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Theme Park Dream Job

By Tim Brown

Millions of people flock to SeaWorld in Orlando each year to enjoy marine animals, roller coasters, and themed restaurants like Sharks Underwater Grill and Seafire Grill. Erin Maciarz has worked 26 years at the park as a food service attendant and says she still loves every minute of it. “It’s been my dream job. I love SeaWorld, I love the people and helping the customers.”

Maciarz currently works lunch service two to three days a week at the Seafire Grill. Her duties include wiping down tables, gathering trays, refreshing the condiment stand, sweeping floors, and attending to any customer needs.

Maciarz has a disability and receives services from the Agency for Persons with Disabilities (APD). March is Developmental Disability Employment Awareness Month, and APD is highlighting the achievements of people with disabilities.

SeaWorld has long been an employer that helps individuals with disabilities realize their true potential and lead more independent lives. Every day, the Seafire Grill serves chicken tenders and fries to hundreds of hungry customers. Restaurant supervisor Jerrol Duncan says Erin is always like a ray of sunshine to his team.

“Erin is a pleasure to work with. She’s very enthusiastic and positive when she comes to work,” Duncan said. “She loves coming to work and everyone here loves working with her.”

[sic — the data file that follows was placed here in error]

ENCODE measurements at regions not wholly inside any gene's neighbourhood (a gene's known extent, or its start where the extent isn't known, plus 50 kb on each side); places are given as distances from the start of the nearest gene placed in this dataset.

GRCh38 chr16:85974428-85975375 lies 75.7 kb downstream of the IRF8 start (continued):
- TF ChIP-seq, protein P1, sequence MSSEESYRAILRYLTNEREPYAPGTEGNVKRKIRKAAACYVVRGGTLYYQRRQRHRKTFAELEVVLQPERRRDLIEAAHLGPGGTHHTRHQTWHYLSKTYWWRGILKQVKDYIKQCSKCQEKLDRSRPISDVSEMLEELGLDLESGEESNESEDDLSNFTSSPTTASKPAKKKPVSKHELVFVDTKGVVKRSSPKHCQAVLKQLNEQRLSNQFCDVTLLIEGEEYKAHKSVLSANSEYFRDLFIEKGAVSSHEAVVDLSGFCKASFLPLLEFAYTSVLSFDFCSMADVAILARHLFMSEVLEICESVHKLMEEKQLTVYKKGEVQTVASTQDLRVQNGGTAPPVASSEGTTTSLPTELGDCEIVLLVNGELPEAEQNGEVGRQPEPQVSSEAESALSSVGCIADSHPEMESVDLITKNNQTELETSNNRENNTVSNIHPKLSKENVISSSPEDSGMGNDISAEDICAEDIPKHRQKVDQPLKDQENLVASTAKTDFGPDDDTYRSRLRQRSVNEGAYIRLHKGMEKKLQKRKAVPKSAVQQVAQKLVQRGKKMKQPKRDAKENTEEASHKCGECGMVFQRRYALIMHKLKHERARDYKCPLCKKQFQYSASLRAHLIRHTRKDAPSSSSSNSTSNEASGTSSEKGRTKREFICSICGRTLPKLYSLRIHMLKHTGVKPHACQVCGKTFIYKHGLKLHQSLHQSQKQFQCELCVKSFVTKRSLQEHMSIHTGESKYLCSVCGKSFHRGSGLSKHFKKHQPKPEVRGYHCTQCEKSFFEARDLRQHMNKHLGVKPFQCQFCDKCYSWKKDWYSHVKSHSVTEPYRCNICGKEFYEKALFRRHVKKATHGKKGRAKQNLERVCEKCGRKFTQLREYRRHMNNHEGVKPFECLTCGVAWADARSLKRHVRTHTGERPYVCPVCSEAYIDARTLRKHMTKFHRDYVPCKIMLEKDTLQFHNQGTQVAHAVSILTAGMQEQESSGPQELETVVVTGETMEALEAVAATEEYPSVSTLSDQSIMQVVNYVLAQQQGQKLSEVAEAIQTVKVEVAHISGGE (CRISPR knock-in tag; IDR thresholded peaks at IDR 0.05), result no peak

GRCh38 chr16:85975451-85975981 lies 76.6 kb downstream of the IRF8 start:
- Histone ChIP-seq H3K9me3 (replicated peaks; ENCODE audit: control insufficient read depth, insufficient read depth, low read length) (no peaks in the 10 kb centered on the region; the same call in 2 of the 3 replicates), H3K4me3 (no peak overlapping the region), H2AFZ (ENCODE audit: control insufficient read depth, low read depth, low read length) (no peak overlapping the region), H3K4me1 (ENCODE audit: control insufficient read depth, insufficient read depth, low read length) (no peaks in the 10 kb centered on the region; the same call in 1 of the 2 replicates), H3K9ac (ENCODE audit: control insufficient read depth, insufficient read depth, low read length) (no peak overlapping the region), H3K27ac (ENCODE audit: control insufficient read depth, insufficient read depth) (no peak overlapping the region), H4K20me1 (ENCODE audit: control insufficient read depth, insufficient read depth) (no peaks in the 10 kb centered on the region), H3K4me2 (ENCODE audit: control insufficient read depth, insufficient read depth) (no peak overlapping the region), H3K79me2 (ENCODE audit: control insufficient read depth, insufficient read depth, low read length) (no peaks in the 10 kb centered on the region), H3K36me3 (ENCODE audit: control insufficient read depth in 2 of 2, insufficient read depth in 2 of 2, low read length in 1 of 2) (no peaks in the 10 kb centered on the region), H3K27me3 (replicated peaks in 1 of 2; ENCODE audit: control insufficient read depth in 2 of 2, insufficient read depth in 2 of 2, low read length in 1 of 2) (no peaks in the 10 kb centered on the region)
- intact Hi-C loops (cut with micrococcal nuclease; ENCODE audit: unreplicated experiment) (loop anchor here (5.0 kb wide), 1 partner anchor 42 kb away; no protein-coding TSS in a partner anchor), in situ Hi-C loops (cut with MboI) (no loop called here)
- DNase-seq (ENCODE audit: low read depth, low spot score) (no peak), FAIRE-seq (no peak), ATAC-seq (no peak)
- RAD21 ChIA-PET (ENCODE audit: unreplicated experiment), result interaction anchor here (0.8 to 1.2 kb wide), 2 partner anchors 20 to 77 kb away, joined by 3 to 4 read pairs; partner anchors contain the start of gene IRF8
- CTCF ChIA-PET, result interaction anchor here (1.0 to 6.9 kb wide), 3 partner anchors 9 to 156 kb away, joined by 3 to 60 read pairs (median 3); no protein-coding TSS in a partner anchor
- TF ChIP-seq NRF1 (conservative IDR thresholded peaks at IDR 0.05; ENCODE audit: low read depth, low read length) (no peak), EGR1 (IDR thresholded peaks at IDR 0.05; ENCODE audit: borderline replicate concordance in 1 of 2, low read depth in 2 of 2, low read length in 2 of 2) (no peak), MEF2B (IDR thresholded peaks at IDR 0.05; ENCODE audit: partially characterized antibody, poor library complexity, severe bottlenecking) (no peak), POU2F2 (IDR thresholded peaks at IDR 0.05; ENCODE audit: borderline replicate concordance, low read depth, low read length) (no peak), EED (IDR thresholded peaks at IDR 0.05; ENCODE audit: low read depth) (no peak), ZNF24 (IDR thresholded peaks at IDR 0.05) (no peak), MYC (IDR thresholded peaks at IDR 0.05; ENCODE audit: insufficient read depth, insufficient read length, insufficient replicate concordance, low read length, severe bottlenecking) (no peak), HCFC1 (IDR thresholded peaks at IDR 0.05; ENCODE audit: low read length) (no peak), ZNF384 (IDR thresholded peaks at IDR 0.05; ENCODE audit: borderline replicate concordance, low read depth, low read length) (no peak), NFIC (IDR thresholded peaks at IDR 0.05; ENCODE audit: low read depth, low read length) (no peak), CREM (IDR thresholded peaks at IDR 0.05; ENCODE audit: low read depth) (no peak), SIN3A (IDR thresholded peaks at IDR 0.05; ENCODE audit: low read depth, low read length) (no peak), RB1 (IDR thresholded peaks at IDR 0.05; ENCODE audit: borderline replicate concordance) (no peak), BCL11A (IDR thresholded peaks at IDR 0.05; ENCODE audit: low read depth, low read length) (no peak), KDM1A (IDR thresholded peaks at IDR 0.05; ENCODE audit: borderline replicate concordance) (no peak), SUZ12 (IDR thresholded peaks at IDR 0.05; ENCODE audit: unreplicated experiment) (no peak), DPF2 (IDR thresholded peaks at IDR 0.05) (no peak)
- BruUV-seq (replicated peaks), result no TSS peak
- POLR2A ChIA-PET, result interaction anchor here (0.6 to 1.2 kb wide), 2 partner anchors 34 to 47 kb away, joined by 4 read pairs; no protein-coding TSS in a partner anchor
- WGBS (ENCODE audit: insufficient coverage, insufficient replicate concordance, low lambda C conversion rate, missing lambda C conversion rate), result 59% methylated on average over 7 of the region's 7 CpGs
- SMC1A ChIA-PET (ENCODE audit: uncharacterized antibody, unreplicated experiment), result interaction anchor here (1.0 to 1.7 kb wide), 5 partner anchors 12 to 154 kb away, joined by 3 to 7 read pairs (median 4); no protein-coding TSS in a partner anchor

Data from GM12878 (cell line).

Maciarz lives independently and uses the Access Lynx transportation system to get to work. Her parents live nearby and are proud of her accomplishments.

“That’s all you can wish for in your child, that they have a productive life and feel like they are contributing, and Erin certainly does,” said her father, John Maciarz.

In her spare time, Maciarz enjoys training and competing in the Florida Special Olympics. She is involved in swimming, basketball, and volleyball. She has made many friends with other athletes through Special Olympics competitions and practices.

Duncan has worked at SeaWorld for 18 years and says the 26 years Erin has worked at the theme park is a true milestone. “Her knowledge of SeaWorld is tremendous. It is a huge accomplishment, and we are all proud of her.”

“The work you do pays off and makes you feel independent,” Maciarz said.

APD supports people with developmental disabilities to live, learn and work in their communities. The agency annually serves more than 58,000 Floridians with severe forms of autism, cerebral palsy, spina bifida, intellectual disabilities, Down syndrome, Phelan-McDermid syndrome, and Prader-Willi syndrome. For more information about the Agency for Persons with Disabilities, visit or call toll free 1-866-APD-CARES (1-866-273-2273).